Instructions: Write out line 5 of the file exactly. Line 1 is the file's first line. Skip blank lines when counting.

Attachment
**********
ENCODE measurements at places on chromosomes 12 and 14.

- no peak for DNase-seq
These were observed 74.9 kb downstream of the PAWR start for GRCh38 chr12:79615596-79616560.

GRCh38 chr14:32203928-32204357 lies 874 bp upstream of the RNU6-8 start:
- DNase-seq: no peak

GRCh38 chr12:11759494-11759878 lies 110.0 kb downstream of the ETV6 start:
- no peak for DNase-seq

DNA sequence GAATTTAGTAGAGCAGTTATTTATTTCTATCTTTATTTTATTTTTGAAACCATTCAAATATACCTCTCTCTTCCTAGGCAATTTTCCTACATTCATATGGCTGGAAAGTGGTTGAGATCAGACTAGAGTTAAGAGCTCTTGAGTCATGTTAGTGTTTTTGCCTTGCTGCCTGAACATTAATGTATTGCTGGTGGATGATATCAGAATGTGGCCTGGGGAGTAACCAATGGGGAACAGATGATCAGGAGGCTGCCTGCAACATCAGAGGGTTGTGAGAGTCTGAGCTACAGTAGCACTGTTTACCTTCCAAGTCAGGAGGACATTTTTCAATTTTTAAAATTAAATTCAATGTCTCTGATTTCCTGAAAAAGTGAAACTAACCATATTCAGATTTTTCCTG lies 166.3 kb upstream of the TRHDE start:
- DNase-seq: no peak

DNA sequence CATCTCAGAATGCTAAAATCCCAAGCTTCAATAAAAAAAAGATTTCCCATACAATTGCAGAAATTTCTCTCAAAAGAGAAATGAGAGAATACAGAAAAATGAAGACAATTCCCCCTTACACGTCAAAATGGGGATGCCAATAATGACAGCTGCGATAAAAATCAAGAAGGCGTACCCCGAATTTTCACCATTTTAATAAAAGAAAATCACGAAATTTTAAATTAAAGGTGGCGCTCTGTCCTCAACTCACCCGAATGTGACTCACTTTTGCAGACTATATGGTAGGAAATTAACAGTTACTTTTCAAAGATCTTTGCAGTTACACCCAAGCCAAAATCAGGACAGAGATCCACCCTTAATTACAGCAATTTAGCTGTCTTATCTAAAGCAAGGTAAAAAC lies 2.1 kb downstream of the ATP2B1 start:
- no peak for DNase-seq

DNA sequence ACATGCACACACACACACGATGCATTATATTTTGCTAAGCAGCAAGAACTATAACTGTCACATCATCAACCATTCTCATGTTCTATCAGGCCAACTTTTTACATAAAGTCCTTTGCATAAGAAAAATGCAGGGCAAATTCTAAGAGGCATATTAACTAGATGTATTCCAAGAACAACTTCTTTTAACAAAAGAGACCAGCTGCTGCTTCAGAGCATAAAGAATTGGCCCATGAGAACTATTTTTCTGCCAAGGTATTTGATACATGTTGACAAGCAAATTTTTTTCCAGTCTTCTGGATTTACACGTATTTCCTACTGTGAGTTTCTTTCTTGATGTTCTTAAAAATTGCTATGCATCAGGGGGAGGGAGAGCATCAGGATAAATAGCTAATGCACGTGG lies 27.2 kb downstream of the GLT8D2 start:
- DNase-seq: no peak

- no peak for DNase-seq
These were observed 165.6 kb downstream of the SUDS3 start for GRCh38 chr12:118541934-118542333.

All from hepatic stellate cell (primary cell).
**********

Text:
- DNase-seq: no peak